1 Answer | Add Yours
The novel begins with Gene's return to Devon after fifteen years. Knowles' description of the weather that day creates a somber tone and emphasizes Gene's emotional state. The day is cold and wet with gusty winds coming off the river. Gene walks through muddy ground. A fog hangs over the river, enveloping Gene and isolating him from everything except the river and the trees beside it.
In Chapter 4, Gene wakes up at the beach while Finny still sleeps. The dawn is not beautiful; it is strange and gray, "like sunshine through burlap." The ocean looks dead, the gray waves look dead and the beach looks gray and dead--a tone of foreboding. In sleep, Finny also looks dead, an example of foreshadowing.
In Chapter 6, fall comes to Devon. "Fall had barely touched the full splendor of the trees, and during the height of the day the sun briefly regained its summertime power." Yet there is an "edge of coolness to imply the coming winter." The atmosphere is one of quiet transition; summer still echoes, but the coming winter (literally and figuratively) cannot be avoided.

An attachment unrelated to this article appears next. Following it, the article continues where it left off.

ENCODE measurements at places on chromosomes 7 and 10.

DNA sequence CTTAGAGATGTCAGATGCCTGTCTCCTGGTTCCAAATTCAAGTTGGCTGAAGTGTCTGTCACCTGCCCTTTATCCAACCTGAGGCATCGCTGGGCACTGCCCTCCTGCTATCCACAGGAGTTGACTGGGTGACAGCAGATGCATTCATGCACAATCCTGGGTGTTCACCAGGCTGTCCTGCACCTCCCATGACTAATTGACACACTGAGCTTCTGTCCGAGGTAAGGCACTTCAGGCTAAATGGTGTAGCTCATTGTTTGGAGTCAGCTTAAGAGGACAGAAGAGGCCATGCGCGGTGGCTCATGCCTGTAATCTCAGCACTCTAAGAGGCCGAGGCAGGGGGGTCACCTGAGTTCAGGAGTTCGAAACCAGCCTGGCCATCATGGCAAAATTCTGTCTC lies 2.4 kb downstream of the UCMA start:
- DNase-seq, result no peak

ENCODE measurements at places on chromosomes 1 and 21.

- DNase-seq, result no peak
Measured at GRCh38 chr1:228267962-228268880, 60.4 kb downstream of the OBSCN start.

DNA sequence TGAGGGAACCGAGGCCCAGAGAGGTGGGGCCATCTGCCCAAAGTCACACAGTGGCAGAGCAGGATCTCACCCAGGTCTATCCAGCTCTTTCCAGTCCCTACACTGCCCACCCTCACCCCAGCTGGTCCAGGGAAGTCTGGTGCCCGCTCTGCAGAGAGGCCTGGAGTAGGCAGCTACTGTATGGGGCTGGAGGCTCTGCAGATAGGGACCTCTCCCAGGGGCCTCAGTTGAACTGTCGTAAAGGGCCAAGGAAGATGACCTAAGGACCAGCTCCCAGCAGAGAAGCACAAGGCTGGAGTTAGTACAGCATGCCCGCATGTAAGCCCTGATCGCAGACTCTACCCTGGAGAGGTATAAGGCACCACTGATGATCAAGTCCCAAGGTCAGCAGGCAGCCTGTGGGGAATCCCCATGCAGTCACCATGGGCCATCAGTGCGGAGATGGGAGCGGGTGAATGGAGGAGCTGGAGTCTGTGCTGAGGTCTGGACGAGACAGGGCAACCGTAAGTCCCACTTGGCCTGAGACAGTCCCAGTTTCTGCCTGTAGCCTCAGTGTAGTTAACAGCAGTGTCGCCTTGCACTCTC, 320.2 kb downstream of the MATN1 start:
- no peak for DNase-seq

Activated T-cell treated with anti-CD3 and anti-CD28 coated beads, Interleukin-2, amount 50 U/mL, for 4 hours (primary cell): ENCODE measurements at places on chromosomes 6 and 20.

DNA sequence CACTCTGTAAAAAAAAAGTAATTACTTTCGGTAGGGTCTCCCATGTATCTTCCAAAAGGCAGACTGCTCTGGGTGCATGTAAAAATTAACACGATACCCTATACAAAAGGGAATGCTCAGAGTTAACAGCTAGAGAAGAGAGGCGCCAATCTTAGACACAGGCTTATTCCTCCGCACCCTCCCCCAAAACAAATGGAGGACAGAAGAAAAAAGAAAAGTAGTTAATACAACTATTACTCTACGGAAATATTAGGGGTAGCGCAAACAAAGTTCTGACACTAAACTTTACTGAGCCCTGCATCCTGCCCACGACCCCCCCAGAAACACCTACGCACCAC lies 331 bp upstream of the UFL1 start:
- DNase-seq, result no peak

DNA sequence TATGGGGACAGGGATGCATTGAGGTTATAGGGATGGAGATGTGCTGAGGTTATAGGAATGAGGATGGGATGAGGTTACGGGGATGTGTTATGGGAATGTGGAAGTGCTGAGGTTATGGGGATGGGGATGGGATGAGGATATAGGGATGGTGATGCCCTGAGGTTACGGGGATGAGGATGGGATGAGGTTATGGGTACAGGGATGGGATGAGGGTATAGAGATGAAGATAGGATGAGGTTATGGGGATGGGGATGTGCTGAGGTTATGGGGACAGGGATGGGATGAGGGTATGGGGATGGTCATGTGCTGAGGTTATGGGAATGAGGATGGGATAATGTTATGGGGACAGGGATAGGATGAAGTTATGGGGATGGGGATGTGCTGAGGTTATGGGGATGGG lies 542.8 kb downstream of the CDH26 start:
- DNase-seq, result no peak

In Chapter 7, winter settles in as Devon is buried under several snows: "[T]he ground had been clamped under snow for the winter." The arrival of real winter parallels the arrival of the "real" war" at school: "In the same way [that winter arrived] the war . . . commenced its invasion of the school. The early snow was commandeered as its advance guard."
Finally, with the conclusion of the novel, summer returns to Devon with "a beautiful New England day." Knowles writes that "Peace lay on Devon like a blessing, the summer's peace, the reprieve . . . ." The novel begins in cold rain and fog (Gene's emotional quest), but it ends in the warmth of another summer; Gene had survived the terrible year.
We’ve answered 319,852 questions. We can answer yours, too.Ask a question